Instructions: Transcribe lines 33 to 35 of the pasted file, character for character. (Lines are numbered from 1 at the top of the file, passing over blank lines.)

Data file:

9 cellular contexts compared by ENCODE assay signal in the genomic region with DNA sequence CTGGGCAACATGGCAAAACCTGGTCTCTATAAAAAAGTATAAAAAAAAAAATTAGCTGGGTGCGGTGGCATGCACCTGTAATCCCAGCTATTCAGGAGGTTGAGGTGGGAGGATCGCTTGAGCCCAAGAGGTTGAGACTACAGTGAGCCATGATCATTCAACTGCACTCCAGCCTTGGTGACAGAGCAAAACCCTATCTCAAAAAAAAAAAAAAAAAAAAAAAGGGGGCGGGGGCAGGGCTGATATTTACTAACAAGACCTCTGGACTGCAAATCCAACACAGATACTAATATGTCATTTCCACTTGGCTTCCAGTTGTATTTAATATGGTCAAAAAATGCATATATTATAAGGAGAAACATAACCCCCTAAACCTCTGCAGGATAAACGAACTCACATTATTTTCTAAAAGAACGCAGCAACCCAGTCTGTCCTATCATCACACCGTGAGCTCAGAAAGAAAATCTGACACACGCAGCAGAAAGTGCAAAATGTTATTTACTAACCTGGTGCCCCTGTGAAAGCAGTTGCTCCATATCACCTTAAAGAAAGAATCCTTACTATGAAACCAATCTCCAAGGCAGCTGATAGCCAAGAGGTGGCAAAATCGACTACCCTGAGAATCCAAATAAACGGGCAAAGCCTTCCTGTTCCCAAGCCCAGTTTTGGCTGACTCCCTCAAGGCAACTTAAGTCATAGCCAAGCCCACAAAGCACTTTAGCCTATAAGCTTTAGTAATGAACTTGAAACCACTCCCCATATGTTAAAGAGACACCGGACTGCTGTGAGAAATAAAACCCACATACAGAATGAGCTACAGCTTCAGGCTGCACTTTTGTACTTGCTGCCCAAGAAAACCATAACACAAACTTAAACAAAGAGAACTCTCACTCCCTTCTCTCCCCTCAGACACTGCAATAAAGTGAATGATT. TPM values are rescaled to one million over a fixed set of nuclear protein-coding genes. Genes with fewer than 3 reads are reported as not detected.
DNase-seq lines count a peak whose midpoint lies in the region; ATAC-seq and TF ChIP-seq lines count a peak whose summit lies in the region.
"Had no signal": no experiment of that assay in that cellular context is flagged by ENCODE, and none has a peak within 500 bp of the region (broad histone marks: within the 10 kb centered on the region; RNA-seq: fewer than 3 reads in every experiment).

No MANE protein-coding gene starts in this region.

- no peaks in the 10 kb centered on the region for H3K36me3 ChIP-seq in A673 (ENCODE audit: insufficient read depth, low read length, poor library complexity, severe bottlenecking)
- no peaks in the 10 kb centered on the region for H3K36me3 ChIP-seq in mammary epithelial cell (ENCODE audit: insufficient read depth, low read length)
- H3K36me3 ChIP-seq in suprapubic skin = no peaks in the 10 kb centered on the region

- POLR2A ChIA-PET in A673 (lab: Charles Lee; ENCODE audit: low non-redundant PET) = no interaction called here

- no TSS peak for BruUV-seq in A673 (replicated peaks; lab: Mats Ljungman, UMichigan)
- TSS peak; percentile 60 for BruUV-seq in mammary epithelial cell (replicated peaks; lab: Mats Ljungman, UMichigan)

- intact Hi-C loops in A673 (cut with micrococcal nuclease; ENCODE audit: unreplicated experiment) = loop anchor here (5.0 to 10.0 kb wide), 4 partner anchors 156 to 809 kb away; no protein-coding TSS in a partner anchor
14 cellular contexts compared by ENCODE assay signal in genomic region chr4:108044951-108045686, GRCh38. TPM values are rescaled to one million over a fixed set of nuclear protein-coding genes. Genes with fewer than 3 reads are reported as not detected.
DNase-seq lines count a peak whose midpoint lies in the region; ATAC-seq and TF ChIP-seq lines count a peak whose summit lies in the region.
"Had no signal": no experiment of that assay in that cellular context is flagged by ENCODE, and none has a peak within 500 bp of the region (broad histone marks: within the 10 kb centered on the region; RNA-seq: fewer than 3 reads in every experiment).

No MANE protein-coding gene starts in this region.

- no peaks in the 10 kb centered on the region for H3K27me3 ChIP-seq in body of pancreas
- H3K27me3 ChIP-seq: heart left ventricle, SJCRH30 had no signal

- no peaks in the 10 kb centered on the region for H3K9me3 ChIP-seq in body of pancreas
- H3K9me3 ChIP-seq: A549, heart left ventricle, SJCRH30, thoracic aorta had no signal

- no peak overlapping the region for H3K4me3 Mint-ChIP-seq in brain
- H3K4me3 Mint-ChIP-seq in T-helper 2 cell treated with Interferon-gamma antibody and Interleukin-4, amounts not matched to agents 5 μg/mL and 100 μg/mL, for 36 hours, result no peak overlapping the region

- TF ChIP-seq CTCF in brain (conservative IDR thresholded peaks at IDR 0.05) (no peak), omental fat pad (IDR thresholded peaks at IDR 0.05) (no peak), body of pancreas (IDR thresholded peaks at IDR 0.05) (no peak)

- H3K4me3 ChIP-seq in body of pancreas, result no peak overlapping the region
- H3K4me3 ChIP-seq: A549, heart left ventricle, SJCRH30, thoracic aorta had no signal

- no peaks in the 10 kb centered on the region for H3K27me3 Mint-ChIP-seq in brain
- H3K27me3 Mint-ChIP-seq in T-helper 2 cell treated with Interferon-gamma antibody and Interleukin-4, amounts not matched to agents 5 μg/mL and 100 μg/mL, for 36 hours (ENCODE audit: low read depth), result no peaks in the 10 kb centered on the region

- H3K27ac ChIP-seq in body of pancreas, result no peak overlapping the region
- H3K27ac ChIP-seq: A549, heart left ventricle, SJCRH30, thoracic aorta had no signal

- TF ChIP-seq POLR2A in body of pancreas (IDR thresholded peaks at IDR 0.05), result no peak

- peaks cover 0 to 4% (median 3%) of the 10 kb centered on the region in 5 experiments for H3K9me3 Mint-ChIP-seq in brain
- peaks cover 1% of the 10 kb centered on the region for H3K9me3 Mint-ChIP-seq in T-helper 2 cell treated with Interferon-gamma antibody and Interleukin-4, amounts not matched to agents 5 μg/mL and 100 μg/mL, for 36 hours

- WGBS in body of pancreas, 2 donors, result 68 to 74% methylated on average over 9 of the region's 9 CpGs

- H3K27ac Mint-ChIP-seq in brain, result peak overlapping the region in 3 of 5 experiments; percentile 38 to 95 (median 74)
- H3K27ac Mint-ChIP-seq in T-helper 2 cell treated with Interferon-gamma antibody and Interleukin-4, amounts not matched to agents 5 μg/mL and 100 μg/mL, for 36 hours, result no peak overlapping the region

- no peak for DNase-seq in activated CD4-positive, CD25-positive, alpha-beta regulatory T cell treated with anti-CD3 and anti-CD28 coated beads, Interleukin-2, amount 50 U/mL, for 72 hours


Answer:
- H3K27ac Mint-ChIP-seq in brain, result peak overlapping the region in 3 of 5 experiments; percentile 38 to 95 (median 74)
- H3K27ac Mint-ChIP-seq in T-helper 2 cell treated with Interferon-gamma antibody and Interleukin-4, amounts not matched to agents 5 μg/mL and 100 μg/mL, for 36 hours, result no peak overlapping the region

- no peak for DNase-seq in activated CD4-positive, CD25-positive, alpha-beta regulatory T cell treated with anti-CD3 and anti-CD28 coated beads, Interleukin-2, amount 50 U/mL, for 72 hours